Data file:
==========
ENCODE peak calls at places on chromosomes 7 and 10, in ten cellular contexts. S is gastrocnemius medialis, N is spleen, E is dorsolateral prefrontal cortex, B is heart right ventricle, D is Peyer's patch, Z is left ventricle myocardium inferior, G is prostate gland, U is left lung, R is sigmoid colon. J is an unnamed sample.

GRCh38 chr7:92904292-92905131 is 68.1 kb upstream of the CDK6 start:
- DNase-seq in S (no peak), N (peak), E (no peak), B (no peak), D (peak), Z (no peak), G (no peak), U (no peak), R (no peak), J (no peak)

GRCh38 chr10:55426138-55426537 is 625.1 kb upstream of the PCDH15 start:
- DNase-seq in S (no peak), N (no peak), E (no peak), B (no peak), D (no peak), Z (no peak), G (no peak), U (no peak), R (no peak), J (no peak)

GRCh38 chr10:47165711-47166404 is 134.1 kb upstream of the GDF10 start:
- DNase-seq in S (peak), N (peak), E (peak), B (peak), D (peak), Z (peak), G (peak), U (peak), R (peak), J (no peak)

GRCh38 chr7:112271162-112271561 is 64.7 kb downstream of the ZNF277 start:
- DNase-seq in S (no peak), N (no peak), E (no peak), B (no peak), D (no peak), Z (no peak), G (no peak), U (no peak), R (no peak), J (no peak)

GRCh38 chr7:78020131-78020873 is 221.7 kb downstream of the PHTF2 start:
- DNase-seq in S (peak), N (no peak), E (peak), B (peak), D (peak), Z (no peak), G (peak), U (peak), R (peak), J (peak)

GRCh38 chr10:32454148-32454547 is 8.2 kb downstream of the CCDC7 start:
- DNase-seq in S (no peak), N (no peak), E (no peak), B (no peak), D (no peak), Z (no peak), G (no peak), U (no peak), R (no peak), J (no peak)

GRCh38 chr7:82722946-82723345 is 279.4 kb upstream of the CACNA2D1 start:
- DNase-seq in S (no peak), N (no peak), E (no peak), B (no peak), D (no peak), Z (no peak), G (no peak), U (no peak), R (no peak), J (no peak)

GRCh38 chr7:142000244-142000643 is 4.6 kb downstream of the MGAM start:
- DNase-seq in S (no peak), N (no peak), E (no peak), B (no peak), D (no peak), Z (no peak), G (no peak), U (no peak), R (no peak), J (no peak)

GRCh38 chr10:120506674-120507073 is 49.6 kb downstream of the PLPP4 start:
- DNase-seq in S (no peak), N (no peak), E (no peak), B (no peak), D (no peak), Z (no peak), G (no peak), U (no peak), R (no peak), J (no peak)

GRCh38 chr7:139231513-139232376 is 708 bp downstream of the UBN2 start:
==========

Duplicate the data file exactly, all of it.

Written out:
ENCODE peak calls at places on chromosomes 7 and 10, in ten cellular contexts. S is gastrocnemius medialis, N is spleen, E is dorsolateral prefrontal cortex, B is heart right ventricle, D is Peyer's patch, Z is left ventricle myocardium inferior, G is prostate gland, U is left lung, R is sigmoid colon. J is an unnamed sample.

GRCh38 chr7:92904292-92905131 is 68.1 kb upstream of the CDK6 start:
- DNase-seq in S (no peak), N (peak), E (no peak), B (no peak), D (peak), Z (no peak), G (no peak), U (no peak), R (no peak), J (no peak)

GRCh38 chr10:55426138-55426537 is 625.1 kb upstream of the PCDH15 start:
- DNase-seq in S (no peak), N (no peak), E (no peak), B (no peak), D (no peak), Z (no peak), G (no peak), U (no peak), R (no peak), J (no peak)

GRCh38 chr10:47165711-47166404 is 134.1 kb upstream of the GDF10 start:
- DNase-seq in S (peak), N (peak), E (peak), B (peak), D (peak), Z (peak), G (peak), U (peak), R (peak), J (no peak)

GRCh38 chr7:112271162-112271561 is 64.7 kb downstream of the ZNF277 start:
- DNase-seq in S (no peak), N (no peak), E (no peak), B (no peak), D (no peak), Z (no peak), G (no peak), U (no peak), R (no peak), J (no peak)

GRCh38 chr7:78020131-78020873 is 221.7 kb downstream of the PHTF2 start:
- DNase-seq in S (peak), N (no peak), E (peak), B (peak), D (peak), Z (no peak), G (peak), U (peak), R (peak), J (peak)

GRCh38 chr10:32454148-32454547 is 8.2 kb downstream of the CCDC7 start:
- DNase-seq in S (no peak), N (no peak), E (no peak), B (no peak), D (no peak), Z (no peak), G (no peak), U (no peak), R (no peak), J (no peak)

GRCh38 chr7:82722946-82723345 is 279.4 kb upstream of the CACNA2D1 start:
- DNase-seq in S (no peak), N (no peak), E (no peak), B (no peak), D (no peak), Z (no peak), G (no peak), U (no peak), R (no peak), J (no peak)

GRCh38 chr7:142000244-142000643 is 4.6 kb downstream of the MGAM start:
- DNase-seq in S (no peak), N (no peak), E (no peak), B (no peak), D (no peak), Z (no peak), G (no peak), U (no peak), R (no peak), J (no peak)

GRCh38 chr10:120506674-120507073 is 49.6 kb downstream of the PLPP4 start:
- DNase-seq in S (no peak), N (no peak), E (no peak), B (no peak), D (no peak), Z (no peak), G (no peak), U (no peak), R (no peak), J (no peak)

GRCh38 chr7:139231513-139232376 is 708 bp downstream of the UBN2 start: